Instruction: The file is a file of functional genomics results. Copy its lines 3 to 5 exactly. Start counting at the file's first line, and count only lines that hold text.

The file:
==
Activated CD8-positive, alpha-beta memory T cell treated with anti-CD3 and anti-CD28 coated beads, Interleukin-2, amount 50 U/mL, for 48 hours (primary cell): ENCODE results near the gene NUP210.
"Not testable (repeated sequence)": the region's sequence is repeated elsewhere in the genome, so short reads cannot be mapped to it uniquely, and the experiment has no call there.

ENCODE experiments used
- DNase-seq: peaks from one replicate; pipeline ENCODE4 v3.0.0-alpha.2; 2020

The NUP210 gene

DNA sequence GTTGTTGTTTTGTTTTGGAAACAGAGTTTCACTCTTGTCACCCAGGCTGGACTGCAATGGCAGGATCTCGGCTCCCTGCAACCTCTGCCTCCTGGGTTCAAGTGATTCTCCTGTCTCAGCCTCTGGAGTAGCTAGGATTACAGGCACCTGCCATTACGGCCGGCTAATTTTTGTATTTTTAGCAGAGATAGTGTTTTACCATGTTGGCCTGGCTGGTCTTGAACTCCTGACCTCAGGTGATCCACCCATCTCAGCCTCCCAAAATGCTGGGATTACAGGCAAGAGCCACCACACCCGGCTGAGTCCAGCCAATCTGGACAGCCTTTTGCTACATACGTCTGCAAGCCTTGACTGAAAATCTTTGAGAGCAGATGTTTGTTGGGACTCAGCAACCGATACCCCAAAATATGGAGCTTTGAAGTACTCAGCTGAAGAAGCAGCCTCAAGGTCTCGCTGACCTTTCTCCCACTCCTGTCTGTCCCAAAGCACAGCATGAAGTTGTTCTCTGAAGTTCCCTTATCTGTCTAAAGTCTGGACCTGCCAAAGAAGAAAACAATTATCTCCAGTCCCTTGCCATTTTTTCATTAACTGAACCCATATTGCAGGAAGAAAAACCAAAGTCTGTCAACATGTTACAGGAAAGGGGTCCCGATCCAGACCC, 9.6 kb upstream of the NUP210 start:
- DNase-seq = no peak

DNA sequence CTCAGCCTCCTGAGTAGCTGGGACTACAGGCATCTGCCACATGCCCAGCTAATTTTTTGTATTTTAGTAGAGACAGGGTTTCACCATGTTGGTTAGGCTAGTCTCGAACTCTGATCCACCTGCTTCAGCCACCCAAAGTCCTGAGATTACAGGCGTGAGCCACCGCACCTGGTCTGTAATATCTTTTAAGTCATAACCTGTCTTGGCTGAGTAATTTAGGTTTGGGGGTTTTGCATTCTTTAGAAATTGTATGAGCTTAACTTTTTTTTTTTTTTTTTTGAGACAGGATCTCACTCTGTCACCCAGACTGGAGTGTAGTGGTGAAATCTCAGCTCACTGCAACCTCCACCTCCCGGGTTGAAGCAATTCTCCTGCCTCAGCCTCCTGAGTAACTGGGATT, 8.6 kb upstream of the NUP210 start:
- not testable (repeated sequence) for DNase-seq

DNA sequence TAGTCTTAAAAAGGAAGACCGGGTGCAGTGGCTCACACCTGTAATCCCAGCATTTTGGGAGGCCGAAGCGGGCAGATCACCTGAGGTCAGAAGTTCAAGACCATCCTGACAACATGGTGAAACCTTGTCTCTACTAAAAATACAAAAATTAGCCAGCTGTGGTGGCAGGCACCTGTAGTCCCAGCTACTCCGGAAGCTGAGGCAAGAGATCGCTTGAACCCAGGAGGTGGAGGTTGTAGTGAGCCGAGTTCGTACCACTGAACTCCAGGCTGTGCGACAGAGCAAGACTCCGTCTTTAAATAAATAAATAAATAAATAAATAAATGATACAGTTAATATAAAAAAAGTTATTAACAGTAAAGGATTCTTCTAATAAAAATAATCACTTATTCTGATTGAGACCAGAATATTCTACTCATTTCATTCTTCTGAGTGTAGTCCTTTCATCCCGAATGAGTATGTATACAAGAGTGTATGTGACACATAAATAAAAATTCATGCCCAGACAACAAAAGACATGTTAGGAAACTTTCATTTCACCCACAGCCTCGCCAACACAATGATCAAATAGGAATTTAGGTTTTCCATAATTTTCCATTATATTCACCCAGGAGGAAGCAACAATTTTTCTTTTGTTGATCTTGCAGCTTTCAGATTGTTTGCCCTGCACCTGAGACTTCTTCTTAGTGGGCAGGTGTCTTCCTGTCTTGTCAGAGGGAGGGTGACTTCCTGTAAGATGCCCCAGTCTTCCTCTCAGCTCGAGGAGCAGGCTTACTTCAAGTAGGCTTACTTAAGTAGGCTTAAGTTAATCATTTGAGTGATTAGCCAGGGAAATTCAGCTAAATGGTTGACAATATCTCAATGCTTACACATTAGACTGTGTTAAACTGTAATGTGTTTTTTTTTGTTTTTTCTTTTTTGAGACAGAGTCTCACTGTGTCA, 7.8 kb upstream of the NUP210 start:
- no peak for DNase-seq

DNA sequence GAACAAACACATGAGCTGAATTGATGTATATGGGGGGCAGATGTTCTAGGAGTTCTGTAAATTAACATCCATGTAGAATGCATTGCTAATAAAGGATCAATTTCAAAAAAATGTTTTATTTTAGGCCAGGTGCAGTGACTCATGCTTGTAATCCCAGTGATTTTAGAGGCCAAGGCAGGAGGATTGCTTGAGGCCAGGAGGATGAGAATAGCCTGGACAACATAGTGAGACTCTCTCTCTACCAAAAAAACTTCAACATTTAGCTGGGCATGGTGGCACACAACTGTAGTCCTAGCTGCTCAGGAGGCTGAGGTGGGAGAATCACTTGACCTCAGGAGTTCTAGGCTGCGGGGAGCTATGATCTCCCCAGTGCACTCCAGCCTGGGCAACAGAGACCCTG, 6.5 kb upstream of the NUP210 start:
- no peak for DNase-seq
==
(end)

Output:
ENCODE experiments used
- DNase-seq: peaks from one replicate; pipeline ENCODE4 v3.0.0-alpha.2; 2020

The NUP210 gene